Are you going on trekking to the Himalayas, the mount Everest or another place in Nepal, but you have a day in Kathmandu before your trip? I have for you the full guide to visit Kathmandu in one day and you don’t lose the opportunity to see the greatness of this city.
In order to make this tour you just need your sportive shoe, lots of water and you backpack, I personally walk around all Kathmandu and I didn’t need a car or anything like that, plus is better because the traffic in the streets of Kathmandu is terrible! So let’s start.
Monkey Temple (Swayambhu)
Is an ancient religious architecture atop a hill in the Kathmandu Valley, west of Kathmandu city. The Tibetan name for the site means ‘Sublime Trees’, for the many varieties of trees found on the hill. Swayambhu occupies a central position, it is probably the most sacred among Buddhist pilgrimage sites. For Tibetans and followers of Tibetan Buddhism, it is second only to Boudha.
The Swayambhu complex consists of a stupa, a variety of shrines and temples, some dating back to the Licchavi period. A Tibetan monastery, museum and library are more recent additions. The stupa has Buddha’s eyes and eyebrows painted on. Between them, the number one (in Devanagari script) is painted in the fashion of a nose. There are also shops, restaurants and hostels. The site has two access points: a long stairway with 365 steps, leading directly to the main platform of the temple, which is from the top of the hill to the east; and a car road around the hill from the south leading to the south west entrance.
2. Hanuman Dhoka
Is a complex of structures with the Royal Palace of the Malla kings and also of the Shah dynasty in the Durbar Square of central Kathmandu, Nepal. It is spread over five acres. The Hanuman Dhoka Palace (Hanuman Dhoka Darbar in Nepali) gets its name from the stone image of Hanuman, the Hindu monkey god, that sits near the main entryway. ‘Dhoka’ means door or gate in Nepali.
3. Old Freak Street
Is a small street located at the south of Kathmandu Durbar Square. Presently known as Old Freak Street, this ancient street was named as Freak Street referring to the hippie trail of the 1960s and 1970s.
In front of the old royal palace of the former Kathmandu Kingdom is one of three Durbar (royal palace) Squares in the Kathmandu Valley in Nepal, all of which are UNESCO World Heritage Sites.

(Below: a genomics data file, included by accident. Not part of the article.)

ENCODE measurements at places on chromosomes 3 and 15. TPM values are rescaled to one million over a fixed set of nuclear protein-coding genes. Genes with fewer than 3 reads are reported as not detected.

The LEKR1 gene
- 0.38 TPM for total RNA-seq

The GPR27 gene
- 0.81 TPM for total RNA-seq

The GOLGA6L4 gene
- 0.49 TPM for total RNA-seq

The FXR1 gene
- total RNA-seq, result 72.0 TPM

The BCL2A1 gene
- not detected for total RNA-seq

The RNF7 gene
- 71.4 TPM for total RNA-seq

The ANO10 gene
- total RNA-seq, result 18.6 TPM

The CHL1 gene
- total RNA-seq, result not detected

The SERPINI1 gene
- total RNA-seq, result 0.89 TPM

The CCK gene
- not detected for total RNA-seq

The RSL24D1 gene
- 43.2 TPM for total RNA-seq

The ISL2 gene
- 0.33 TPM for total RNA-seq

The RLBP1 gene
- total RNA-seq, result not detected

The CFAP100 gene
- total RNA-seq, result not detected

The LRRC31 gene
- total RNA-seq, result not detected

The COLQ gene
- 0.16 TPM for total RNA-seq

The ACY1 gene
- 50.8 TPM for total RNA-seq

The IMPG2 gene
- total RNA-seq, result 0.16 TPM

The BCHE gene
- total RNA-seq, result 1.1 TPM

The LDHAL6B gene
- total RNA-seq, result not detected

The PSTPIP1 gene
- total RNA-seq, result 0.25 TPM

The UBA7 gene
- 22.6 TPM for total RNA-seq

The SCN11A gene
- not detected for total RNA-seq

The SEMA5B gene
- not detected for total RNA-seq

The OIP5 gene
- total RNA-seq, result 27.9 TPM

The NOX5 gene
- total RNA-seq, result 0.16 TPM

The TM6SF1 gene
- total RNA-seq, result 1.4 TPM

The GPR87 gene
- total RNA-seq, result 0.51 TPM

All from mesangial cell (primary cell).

The Kathmandu Durbar Square held the palaces of the Malla and Shah kings who ruled over the city. Along with these palaces, the square surrounds quadrangles, revealing courtyards and temples. It is known as Hanuman Dhoka Durbar Square, a name derived from a statue of Hanuman, the monkey devotee of Lord Ram, at the entrance of the palace.
Is a street in Kathmandu. It is considered as the heart of Kathmandu city. As it leads to the former Royal Palace of Narayanhiti, Durbar Marg is also known as King’s way among foreigners. It is a famous tourist area after Thamel. Durbar Marg is a posh area of Kathmandu with luxury hotels, restaurants serving international cuisines, pricey boutiques, travel agencies and airline offices.
Is a historic artificial pond located in the heart of Kathmandu. The square-shaped tank dates from the 17th century, and was built on the eastern side of the then city limits. It lies just outside a former city gate. The pond is one of Kathmandu’s most famous landmarks, and is known for its religious and aesthetic significance. Its dimensions are 180m by 140m.
7. Garden of dreams
Is a neo-classical garden in Kaiser Mahal Kathmandu, Nepal, built in 1920. Designed by Kishore Narshingh, it consists of 6,895 square metres (74,220 sq ft) of gardens with three pavilions, an amphitheater, ponds, pergolas, and urns. From the mid-1960s, upon the death of its patron, Kaiser Sumsher Rana, it lay in neglect but was recently restored with the help of the Austrian government.
The entrance to this garden is NRS 200, and is a really nice place to read, click some pictures or just take a coffee.
Is a commercial neighbourhood in Kathmandu. Thamel has been the centre of the tourist industry in Kathmandu for over four decades, starting from the hippie days when many artists came to Nepal and spent weeks in Thamel. Even though Thamel has been referred to as a “ghetto” by some, many low-budget travellers consider it a hot-spot for tourism.
As you can see is a tour of maybe 3 to 4 hours depending on how much time you spent in each one, you can leave early in the morning and explorer and later in the noon you could make some shopping and enjoy nightlife in Thamel. This is the tour I made on my trip so is already tested
I hope my experience help you, and please leave a comment down below so I can know that this blog was actually useful for you.